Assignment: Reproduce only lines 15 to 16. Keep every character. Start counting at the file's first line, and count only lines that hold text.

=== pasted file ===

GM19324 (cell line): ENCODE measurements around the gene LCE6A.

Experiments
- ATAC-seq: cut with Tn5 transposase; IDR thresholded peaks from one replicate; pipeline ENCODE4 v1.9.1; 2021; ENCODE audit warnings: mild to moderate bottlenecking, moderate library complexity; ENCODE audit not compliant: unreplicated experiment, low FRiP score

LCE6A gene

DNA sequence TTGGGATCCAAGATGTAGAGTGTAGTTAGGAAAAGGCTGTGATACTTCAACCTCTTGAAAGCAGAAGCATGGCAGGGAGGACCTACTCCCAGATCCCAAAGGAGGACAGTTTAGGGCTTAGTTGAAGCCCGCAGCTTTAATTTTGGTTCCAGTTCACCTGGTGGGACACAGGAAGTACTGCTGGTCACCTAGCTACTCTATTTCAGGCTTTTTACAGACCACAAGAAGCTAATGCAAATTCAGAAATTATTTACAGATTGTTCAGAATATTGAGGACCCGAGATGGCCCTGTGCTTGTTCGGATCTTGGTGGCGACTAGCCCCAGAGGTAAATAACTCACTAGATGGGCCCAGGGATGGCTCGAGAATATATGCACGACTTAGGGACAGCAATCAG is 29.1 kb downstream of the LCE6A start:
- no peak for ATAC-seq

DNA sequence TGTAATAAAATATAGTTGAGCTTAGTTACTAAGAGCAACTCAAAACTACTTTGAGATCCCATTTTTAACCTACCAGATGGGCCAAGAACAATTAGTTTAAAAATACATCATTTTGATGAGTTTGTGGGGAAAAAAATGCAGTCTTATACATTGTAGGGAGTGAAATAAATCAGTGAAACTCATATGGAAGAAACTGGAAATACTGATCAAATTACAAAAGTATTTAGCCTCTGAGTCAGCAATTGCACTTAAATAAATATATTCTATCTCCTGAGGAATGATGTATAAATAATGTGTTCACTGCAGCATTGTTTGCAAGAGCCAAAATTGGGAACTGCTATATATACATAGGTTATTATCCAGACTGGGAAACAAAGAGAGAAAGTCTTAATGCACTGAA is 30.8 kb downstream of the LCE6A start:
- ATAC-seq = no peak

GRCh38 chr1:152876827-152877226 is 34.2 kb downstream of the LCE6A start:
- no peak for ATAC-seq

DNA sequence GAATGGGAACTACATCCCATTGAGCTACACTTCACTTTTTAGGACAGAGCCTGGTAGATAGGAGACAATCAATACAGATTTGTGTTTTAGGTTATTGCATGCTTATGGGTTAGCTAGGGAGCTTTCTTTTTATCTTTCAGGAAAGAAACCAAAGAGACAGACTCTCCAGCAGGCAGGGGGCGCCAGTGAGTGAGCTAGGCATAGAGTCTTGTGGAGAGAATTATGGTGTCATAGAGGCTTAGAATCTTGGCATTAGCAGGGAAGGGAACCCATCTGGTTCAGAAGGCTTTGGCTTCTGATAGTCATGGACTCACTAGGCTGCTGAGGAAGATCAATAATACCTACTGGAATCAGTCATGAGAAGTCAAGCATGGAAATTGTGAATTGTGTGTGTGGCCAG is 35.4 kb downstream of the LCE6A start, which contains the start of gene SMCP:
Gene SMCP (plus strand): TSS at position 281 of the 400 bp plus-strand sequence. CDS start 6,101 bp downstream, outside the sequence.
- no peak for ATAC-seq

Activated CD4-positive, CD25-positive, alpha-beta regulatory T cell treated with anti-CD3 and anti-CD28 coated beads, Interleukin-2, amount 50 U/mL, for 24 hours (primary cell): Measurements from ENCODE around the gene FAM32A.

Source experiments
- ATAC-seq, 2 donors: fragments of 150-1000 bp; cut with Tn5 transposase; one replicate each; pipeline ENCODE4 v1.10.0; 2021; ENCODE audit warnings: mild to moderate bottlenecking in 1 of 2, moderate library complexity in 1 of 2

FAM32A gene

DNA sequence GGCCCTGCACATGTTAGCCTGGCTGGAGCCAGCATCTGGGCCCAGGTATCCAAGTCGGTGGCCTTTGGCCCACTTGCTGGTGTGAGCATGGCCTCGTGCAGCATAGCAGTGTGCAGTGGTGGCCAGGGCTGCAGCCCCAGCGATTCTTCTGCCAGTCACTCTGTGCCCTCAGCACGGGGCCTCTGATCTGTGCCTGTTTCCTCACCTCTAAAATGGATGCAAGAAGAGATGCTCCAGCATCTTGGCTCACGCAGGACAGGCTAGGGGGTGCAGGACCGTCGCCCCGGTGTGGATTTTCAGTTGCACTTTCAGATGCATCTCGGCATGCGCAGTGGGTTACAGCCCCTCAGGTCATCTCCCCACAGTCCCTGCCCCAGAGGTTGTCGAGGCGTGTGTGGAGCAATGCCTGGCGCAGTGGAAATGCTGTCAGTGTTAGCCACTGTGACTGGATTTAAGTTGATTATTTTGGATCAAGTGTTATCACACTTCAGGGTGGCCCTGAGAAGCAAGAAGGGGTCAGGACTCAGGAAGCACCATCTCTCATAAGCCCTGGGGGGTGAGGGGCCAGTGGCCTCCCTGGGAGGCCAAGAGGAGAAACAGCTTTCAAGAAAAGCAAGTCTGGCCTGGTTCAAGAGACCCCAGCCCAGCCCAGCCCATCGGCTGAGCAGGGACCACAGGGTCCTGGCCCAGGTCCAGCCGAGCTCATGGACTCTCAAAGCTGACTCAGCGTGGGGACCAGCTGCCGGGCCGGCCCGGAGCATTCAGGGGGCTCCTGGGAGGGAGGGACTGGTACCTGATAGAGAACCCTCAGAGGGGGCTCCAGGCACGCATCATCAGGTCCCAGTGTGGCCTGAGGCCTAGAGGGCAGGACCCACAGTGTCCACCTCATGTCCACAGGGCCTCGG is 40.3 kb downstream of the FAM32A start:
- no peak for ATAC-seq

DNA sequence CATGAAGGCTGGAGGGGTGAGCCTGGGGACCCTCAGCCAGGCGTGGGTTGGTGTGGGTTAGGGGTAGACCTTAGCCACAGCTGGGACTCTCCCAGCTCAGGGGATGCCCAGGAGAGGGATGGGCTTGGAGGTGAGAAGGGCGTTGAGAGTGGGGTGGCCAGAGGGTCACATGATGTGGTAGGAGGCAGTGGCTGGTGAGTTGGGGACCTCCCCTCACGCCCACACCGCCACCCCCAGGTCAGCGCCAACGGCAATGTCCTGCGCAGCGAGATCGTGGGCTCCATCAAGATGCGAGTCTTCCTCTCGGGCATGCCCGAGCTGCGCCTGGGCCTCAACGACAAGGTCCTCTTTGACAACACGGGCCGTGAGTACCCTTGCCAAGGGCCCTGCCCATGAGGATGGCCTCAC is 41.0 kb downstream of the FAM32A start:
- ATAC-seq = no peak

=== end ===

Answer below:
Source experiments
- ATAC-seq, 2 donors: fragments of 150-1000 bp; cut with Tn5 transposase; one replicate each; pipeline ENCODE4 v1.10.0; 2021; ENCODE audit warnings: mild to moderate bottlenecking in 1 of 2, moderate library complexity in 1 of 2